Insulin binds the insulin receptor

Stable Identifier
Reaction [binding]
Homo sapiens
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Under normal physiological conditions blood glucose levels are kept under tight control by a series of regulated steps that ensure glucose homeostasis. Upon feeding glucose levels rise and in response to this the body secretes insulin from pancreatic beta-cells into the blood. At physiological concentrations insulin is present in the blood in its monomeric form. The insulin receptor is a tetramer, consisting of two alpha and two beta chains, which are produced by cleavage of a single translated peptide chain (Schenker & Kohanski 1991). Binding of insulin to its receptor occurs on the receptor alpha-subunits. There are two binding domains involved on the receptor (L1 and L2) and it is thought that the amino-terminus of insulin binds with L1 on one of the alpha-subunits and the carboxyterminus with L2 on the other alpha-subunit.

The binding of insulin to its receptor causes a conformational change in the alpha-subunits. This in turn produces a conformational change in the beta-subunits leading to the activation of the intrinsic insulin receptor tyrosine kinase.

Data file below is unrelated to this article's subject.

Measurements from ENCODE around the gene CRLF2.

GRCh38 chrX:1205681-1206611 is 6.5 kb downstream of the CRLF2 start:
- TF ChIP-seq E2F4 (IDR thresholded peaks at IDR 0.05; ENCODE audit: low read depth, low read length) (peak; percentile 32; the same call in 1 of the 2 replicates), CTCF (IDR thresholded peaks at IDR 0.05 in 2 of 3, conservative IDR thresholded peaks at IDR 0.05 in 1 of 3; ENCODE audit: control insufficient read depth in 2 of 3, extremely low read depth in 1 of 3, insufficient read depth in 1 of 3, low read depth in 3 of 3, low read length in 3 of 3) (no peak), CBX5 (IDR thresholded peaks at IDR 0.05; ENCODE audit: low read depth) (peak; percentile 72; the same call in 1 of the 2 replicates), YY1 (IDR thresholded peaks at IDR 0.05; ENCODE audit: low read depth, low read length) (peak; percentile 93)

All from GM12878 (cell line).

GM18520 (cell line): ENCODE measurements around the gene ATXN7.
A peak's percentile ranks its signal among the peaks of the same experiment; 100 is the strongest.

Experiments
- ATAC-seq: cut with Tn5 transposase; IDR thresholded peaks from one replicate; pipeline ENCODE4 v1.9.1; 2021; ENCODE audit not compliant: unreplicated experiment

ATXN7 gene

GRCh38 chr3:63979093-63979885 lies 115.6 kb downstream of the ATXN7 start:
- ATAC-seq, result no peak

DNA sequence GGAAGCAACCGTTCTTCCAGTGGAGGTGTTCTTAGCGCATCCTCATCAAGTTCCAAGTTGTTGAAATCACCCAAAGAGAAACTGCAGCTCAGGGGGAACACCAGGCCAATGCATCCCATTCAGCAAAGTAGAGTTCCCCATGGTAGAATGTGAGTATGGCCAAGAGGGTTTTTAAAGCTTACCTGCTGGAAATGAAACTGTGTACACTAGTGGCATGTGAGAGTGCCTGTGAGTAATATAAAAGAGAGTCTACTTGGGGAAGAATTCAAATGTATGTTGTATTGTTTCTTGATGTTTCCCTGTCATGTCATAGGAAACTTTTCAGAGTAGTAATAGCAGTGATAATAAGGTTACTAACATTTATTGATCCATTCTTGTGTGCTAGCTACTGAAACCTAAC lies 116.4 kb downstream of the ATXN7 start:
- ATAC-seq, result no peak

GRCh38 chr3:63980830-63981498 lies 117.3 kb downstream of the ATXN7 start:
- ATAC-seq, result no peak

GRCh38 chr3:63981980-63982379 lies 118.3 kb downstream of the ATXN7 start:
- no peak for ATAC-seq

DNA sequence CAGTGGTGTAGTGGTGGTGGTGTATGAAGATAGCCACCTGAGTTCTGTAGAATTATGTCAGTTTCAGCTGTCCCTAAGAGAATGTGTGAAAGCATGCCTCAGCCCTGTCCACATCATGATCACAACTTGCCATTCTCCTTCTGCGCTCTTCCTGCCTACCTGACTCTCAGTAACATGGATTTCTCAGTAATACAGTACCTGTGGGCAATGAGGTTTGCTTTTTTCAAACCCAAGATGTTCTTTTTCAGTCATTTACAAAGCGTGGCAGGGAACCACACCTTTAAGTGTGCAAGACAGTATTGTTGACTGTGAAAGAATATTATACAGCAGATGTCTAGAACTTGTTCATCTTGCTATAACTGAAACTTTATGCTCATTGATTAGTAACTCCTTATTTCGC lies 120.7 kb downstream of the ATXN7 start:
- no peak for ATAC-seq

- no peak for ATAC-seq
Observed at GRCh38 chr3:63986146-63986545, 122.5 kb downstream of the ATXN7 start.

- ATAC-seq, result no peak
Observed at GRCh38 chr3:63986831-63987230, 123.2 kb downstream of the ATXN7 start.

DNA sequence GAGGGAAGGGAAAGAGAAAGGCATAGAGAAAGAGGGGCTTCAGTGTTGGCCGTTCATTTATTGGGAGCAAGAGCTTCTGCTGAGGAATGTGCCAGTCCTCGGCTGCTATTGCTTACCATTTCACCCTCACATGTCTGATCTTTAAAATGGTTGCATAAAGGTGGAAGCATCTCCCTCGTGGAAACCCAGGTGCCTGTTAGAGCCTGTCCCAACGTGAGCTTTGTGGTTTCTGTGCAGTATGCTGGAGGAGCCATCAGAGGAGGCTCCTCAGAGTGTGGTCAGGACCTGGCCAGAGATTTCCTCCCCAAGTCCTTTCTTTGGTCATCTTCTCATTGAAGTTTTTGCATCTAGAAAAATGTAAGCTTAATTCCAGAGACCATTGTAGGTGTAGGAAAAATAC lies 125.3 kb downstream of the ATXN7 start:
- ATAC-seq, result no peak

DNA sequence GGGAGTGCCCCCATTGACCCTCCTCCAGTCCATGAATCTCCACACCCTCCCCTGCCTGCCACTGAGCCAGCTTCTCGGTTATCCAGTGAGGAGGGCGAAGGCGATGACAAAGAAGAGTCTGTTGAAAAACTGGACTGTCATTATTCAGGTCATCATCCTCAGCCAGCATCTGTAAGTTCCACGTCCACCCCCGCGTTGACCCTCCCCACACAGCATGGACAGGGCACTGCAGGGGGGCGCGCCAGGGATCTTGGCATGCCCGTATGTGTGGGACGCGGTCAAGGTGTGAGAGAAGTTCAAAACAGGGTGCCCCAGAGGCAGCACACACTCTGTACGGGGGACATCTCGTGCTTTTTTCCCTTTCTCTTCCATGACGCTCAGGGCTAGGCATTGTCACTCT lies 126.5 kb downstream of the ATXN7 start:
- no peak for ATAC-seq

Literature References
PubMed ID Title Journal Year
11737239 Surfing the insulin signaling web.

Baron, V, Van Obberghen, E, Giudicelli, J, Sawka-Verhelle, D, Tartare-Deckert, S, Peraldi, P, Rocchi, S, Lebrun, P, Mothe-Satney, I, Filippa, N, Giorgetti-Peraldi, S, Delahaye, L, Emanuelli, B

Eur J Clin Invest 2001
8276779 The insulin signaling system.

White, MF, Kahn, CR

J Biol Chem 1994
7781591 Insulin action and the insulin signaling network.

Cheatham, B, Kahn, CR

Endocr Rev 1995
Orthologous Events
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